Page 306 of

*** “AR4 WGI Chapter 3 (Trenberth et al., 2007) did not assess changes in floods but AR4 WGII concluded that there was not a general global trend in the incidence of floods (Kundzewicz et al., 2007). SREX went further to suggest that there was low agreement and thus low confidence at the global scale regarding changes in the magnitude or frequency of floods or even the sign of changes.”
pg 230 of

*** “Confidence is low for a global-scale observed trend in drought or dryness (lack of rainfall) since the middle of the 20th century, owing to lack of direct observations, methodological uncertainties and geographical inconsistencies in the trends.”
pg 178 of

**** “The climate system is a coupled non-linear chaotic system, and therefore the long-term prediction of future climate states is not possible. “ (IPCC third Assessment Report (2001) Section, page 774)

Tom Abbott
Reply to  jim
June 17, 2019 7:00 pm

What I would like to have from alarmists like Schmidt is for them to list their top ten reasons for believing CO2 is a problem for humanity.

I’ll bet Schmidt’s first choice of “evidence” is the surface temperature record. 🙂

But I’m more than a little curious as to what his next nine choices would be. I would be surprised if he could cite nine separate pieces of evidence confirming CAGW or even hinting strongly at CAGW.

From what I can see the only “evidence” the alarmists can point to is the bogus, batardized surface temperature record. They can cite the Greenhouse Gas Theory but noone, including Schmidt, knows the ramifications of the theory as it pertains to our atmosphere, so no evidence there, just speculation. So what would fill out Schmidt’s list of evidence?

He can’t use “Extreme Weather” as any evidence since all that extreme weather talk is debunked in the post above that I am replying to, showing that extreme weather today is no more extreme than weather in the past..

So Schmidt, and all the other alarmists really have nothing to hang their hats on but the surface temperature record that has been so tampered with it is worthless for this discussion.

Yeah, I would like to see a top-10 list of evidence confirming CAGW. Would love to take a shot at debunking every item, as would most commenters at WUWT, I imagine. That’s probably why we won’t get any lists from the alarmists. No, the real reason we won’t get a list is because the alarmists don’t have any evidence to put in a list.

Schmidt and his like-minded alarmists could prove me wrong right here, right now. But they won’t becaue they can’t.

Kids, this kind of post ought to give you an indication of the state of alarmist climate science. When you see a direct challenge to alarmists to put up their evidence, or shut up, all we ever get is “crickets” from the alarmists. The reason we never get an answer is because they have no answers. That’s the lesson you should take here. The alarmists make a lot of claims and do a lot of speculation but they don’t have any evidence to back them up. They claim they do but when you ask for it all you get is silence.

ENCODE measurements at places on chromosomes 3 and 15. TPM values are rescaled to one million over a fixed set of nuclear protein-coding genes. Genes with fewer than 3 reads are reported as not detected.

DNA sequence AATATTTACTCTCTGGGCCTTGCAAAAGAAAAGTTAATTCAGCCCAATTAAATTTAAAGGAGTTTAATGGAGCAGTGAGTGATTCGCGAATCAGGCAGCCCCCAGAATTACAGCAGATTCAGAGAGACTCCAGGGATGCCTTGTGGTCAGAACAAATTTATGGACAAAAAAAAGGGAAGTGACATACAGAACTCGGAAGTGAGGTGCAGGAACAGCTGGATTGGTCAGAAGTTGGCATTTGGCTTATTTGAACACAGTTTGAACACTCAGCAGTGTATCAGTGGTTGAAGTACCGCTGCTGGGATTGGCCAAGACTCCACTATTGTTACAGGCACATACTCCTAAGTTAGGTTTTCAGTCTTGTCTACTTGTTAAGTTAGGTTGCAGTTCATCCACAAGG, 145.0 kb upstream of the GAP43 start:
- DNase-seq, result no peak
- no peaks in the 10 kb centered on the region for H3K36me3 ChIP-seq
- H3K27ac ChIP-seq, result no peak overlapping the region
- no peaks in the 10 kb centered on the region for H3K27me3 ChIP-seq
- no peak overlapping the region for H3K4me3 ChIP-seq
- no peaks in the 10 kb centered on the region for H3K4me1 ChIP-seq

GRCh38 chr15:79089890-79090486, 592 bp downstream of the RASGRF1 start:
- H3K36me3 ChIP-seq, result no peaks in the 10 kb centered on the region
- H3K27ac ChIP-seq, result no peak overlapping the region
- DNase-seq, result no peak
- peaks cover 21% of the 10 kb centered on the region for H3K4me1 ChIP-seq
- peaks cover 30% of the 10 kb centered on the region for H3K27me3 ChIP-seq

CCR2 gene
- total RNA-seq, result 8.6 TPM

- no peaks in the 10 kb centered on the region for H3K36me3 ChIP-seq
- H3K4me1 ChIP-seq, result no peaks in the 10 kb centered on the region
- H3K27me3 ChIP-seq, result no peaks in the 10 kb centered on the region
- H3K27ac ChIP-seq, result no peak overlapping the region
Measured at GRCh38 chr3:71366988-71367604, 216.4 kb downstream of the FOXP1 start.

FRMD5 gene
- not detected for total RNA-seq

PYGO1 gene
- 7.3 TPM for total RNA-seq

Nicholas McGinley
Reply to  Tom Abbott
June 17, 2019 10:52 pm

Well, to be fair, sometimes we get a long stream of invective and assorted insults and backhand slaps.

Nigel in California
Reply to  jim
June 18, 2019 11:35 am


Thank you JIM.

Not Chicken Little
June 17, 2019 3:46 pm

Yeah, CO2 doesn’t really help plants – that’s why commercial greenhouses will spend the money to up the concentration of CO2 into the 1200-1500 ppm range…they do that just because they like to waste money in their business.

CO2 is just a pollutant, doncha know. All this “stuff” about plants dying (and thus animals dying) is just scaremongering – we need to get the evil CO2 down to about 100 ppm or even eliminate it altogether! Never mind the fairy tales about how it has been much much higher than 400 ppm in the past, with no correlation to temperature (except when temperature goes up, then later CO2 goes up – not the other way around)…

Kent Noonan
June 17, 2019 3:47 pm

Schmidt’s reply clearly demonstrates why a Red Team exercise would be useful. When you don’t have to defend mis-statements and provide data to prove points, you can get away with any misconception. You can be 100% convinced of something false, and never discover that it is false. This applies to both sides of the exercise. I have a hard time imagining Schmidt convincing a red team that he is correct on most of these issues. Koonin on the other hand is rather persuasive, you know, showing real data and looking at both sides of an argument.

Nicholas McGinley
Reply to  Kent Noonan
June 17, 2019 10:56 pm

As noted above, he may be too accommodative and willing to give up ground not won by honest means by those on the opposing side of the argument, to have a hands down slam dunk win, which is what should happen when someone making stuff up debates someone sticking to what is known to be true.

Pop Piasa
June 17, 2019 3:50 pm

So, what nutritional deficiencies have occurred from the 30%+ increase in productivity so far? The word “could” in the text should be a yellow flag to all.

Reply to  Pop Piasa
June 17, 2019 4:26 pm

There have been a few studies that found that even though produce doubled in size, there was a 1% decrease in nutritional concentrations.

Reply to  MarkW
June 17, 2019 7:55 pm

It really depends on how the experiment is run. The big users of CO2 enhancement are greenhouse growers. I can’t remember any work that shows a decrease in nutrition for greenhouse grown CO2 enhanced vegetables.

A similar set of problems exists for hydroponic greenhouse growing. Again, the nutritional levels of the vegetables depend on the methods employed by the grower. Properly done, the nutritional levels are enhanced.

The effect isn’t big and so …